AAMI News November 2017
Retired Sterile Processing Manager Calls for More Recognition of the Field
Tom Klick, Jr. retired in 2016 after 38 years in the sterile processing field. He ended his career as the manager of the Sterile Processing Department at the Palo Alto Medical Foundation in California.
Q How did you get into the sterile processing field?
While attending junior college for physical therapy (PT), I got a job at Peninsula Hospital in Burlingame, CA in the Accounting Department as an assistant inventory controller. I worked in all departments and learned more about PT and central services (CS). Later, the hospital had a job posting for PT orderly so I applied and was hired. That job launched my 44 years of employment in healthcare of which 38 were in CS, also called sterile processing.
Q What positions did you hold during your career?
Before starting in CS, I was an assistant inventory controller, PT orderly/aide, orthopedic tech, and nursing orderly. Within CS, I had many positions: CS tech I and II, senior tech, coordinator, assistant supervisor, supervisor, linen supervisor, and sterile processing site manager. From 2002–2008, while I was employed at Kaiser Permanente, I had the privilege of holding the position of chair of the Sterilization Sourcing Standards Team.
Q What was the field like when you first started?
Everything was manually done with a small portion done by machines. All record keeping was done manually, as well. Regulatory agencies had very basic requirements and in many respects didn’t know what important efforts were made daily by CS staff.
Q How did the field change over the 38 years you worked in central sterile processing?
Now sterile processing is recognized as a highly technical profession that uses computers to track everything. All machines used are (or should be) state of the art and connected to computers for device-to-patient tracking. Multiple certifications are the gold standard for staff to demonstrate professional excellence.
Q What was the best part of your job?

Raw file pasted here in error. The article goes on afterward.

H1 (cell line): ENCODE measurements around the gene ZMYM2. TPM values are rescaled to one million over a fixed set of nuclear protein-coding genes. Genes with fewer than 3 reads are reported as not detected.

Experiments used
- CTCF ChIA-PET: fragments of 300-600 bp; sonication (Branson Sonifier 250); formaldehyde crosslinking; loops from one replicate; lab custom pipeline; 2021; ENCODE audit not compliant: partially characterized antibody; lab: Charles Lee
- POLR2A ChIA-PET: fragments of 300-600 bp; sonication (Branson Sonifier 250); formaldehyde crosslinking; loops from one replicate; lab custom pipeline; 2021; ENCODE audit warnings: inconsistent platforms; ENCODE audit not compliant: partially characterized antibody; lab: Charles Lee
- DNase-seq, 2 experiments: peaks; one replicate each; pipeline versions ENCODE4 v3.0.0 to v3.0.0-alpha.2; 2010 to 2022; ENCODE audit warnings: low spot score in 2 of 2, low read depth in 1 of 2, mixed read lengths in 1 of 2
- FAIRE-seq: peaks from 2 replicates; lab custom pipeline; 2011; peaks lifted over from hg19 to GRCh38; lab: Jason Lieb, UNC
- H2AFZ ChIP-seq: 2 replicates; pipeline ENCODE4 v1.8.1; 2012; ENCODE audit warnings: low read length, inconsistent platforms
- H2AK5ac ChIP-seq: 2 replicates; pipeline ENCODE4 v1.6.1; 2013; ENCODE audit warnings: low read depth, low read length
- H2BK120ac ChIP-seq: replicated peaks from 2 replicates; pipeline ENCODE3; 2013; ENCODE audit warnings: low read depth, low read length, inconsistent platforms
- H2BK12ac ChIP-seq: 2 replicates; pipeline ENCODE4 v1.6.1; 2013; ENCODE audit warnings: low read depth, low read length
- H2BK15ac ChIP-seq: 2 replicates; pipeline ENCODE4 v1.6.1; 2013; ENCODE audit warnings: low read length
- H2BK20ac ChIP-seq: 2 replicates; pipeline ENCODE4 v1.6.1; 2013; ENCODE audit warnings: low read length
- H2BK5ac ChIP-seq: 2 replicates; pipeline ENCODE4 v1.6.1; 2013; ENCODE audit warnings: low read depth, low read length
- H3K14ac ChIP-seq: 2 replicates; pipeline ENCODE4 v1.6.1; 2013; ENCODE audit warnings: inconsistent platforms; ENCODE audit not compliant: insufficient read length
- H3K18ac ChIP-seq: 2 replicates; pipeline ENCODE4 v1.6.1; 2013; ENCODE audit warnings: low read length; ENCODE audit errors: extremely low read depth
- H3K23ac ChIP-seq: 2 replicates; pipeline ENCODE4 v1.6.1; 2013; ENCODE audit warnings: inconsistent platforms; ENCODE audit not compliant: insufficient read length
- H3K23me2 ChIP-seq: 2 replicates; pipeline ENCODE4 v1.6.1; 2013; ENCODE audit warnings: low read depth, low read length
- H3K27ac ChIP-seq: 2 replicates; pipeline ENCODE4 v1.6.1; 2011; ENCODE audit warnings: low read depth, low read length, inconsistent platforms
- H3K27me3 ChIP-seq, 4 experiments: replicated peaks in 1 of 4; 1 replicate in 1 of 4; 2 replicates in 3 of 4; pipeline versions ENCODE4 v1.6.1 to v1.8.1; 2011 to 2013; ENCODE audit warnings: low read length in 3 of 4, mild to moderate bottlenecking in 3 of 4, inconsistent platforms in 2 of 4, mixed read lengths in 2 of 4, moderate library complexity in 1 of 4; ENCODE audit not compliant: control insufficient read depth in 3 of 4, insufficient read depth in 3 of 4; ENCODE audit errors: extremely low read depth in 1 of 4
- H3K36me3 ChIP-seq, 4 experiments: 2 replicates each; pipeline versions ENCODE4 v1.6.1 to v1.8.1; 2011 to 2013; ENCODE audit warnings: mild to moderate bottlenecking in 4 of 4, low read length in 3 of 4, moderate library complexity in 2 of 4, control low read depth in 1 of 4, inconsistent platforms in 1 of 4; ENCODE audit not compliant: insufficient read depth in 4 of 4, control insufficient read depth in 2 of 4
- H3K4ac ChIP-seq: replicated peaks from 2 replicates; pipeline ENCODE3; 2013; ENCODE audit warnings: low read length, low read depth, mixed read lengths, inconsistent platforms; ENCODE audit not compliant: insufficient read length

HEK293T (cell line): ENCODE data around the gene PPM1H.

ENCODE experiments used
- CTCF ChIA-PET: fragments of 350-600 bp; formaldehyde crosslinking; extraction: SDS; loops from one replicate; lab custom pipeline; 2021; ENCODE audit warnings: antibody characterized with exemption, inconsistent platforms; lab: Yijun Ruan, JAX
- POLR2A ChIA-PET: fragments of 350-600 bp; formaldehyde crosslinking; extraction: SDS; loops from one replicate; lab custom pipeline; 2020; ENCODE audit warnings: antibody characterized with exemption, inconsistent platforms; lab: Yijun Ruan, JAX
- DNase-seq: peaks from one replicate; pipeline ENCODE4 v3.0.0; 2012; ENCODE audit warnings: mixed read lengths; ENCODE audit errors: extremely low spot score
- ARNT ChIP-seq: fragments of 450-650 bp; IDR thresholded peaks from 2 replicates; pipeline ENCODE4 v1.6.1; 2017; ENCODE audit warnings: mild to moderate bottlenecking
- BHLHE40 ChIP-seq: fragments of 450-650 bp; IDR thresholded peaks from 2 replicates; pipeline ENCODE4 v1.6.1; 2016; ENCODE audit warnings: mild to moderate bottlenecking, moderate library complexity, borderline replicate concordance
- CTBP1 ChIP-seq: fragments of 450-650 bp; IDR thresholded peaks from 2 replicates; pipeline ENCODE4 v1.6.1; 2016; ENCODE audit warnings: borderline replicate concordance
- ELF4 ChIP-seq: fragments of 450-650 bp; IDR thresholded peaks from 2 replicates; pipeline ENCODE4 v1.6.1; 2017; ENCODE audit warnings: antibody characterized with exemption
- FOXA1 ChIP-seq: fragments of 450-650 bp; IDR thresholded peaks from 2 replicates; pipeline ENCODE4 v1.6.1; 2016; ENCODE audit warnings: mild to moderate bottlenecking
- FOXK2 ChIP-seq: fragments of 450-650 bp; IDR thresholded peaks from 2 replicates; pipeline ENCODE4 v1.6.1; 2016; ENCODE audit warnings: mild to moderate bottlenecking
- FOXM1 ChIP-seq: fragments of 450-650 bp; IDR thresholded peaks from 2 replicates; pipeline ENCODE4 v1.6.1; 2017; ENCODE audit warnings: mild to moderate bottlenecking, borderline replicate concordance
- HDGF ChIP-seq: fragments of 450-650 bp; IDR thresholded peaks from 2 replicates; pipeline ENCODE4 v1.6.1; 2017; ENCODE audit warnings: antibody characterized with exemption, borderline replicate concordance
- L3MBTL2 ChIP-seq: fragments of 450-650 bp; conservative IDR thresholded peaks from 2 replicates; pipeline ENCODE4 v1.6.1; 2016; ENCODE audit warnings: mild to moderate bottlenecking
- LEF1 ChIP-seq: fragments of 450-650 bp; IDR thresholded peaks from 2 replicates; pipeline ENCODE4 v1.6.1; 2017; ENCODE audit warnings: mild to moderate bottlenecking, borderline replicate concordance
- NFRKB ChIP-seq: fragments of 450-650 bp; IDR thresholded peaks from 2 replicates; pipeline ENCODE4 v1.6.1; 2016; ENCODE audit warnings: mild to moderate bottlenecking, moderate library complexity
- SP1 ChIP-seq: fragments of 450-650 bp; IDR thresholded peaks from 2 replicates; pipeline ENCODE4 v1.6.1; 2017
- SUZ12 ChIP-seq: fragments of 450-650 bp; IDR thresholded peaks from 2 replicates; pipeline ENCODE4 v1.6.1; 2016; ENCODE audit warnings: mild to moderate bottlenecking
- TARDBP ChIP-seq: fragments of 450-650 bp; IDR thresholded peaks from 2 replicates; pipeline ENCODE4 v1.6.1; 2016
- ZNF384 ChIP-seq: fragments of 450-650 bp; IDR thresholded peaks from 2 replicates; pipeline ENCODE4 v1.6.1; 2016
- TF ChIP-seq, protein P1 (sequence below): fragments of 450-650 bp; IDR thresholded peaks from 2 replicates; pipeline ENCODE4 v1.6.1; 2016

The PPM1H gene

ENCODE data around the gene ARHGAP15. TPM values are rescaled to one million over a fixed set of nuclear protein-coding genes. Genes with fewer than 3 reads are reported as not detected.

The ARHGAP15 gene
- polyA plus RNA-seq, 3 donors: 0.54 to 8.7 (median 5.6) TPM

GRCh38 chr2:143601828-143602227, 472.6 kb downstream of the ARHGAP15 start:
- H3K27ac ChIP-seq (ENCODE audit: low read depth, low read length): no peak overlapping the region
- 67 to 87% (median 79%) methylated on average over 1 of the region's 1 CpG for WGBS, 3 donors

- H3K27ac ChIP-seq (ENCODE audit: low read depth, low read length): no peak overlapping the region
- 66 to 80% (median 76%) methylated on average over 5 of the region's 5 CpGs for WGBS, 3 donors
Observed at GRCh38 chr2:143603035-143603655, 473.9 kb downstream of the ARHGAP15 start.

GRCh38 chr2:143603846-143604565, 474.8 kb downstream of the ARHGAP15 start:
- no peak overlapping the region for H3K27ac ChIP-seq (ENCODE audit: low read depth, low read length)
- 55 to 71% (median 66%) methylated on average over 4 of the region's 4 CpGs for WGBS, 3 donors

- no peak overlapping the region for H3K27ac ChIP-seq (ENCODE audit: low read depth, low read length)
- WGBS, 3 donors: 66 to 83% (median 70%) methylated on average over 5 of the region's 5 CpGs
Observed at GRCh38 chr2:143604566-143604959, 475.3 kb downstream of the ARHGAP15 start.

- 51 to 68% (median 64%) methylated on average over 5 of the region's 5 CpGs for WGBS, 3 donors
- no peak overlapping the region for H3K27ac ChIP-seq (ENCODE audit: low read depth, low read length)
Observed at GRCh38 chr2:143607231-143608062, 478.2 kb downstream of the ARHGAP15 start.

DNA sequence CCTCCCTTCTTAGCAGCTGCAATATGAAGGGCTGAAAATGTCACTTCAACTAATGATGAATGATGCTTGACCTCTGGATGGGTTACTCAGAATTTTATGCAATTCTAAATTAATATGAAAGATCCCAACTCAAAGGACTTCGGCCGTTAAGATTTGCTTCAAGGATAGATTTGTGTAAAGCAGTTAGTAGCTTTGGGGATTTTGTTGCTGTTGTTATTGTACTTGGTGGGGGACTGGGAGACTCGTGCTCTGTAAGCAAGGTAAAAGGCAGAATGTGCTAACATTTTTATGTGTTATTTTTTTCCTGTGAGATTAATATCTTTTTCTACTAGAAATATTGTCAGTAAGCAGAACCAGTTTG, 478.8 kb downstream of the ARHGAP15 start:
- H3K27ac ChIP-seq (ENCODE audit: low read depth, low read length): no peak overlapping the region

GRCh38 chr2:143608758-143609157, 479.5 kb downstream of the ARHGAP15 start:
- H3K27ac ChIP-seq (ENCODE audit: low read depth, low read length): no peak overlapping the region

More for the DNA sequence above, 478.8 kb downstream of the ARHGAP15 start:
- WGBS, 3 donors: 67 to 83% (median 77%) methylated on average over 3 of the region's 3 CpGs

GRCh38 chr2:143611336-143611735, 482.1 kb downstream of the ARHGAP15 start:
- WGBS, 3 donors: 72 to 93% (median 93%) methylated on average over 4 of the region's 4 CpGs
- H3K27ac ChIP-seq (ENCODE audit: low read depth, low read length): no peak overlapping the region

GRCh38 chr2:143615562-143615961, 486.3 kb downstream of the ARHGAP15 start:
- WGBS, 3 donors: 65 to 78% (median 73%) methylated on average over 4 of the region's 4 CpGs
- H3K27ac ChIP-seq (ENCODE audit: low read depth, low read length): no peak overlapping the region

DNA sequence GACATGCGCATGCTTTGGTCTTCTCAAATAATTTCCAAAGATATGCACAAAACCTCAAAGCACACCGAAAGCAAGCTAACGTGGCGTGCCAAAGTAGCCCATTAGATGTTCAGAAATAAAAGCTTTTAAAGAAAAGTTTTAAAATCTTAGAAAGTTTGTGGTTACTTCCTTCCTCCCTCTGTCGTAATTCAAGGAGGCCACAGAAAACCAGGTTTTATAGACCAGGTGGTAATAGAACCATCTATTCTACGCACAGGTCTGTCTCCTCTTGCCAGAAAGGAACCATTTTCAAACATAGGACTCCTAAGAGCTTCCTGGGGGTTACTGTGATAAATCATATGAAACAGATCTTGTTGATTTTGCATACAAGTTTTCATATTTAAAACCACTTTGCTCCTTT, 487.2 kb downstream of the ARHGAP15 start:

Teaching, coaching, and developing staff; being a role model; and networking with peers and colleagues not only in California but also across the U.S. and around the world.
Q What was the biggest challenge you faced at the start of your career? At the end?
At the beginning, it was learning and remembering every aspect of my daily work. Knowing how critical and important CS work was made working with excellence even more challenging. At the end of my career, the biggest challenges were to always walk the talk; make sure my employees, students, and I all stayed up-to-date on best practices; and strive for optimum safe products, patient care, and services each day.
Q Where do you see the field headed?
I see everyone in CS—from support disciplines to regulatory agencies—continuing on a path of professional excellence for optimum safe patient care.
Q What do you think it will take to achieve this vision for the future?
The sterile processing discipline needs to be officially recognized and given respect by all levels of government worldwide. Staff also needs to be awarded state licenses just like nurses and doctors. Without sterile processing, they can’t do their work.
Q Is there anything else you would like people to know?
I would like to thank AAMI, the International Association of Healthcare Central Service Materiel Management (IAHCSMM), the California Central Service Association, and other organizations. I would also like to thank everyone that I’ve had the honor to work with, including Clarence Diggles, Francis Clay, Dr. Douglas Grey, John C. Martinez, Teresa McLaren, Erica Stewart, Enid K. Eck, Robin Di Muccio, Betty Andersen, and Melody States, as well as everyone at Healthmark and SPSmedical—Cyndy Allen and Bill Butler. Thanks everyone!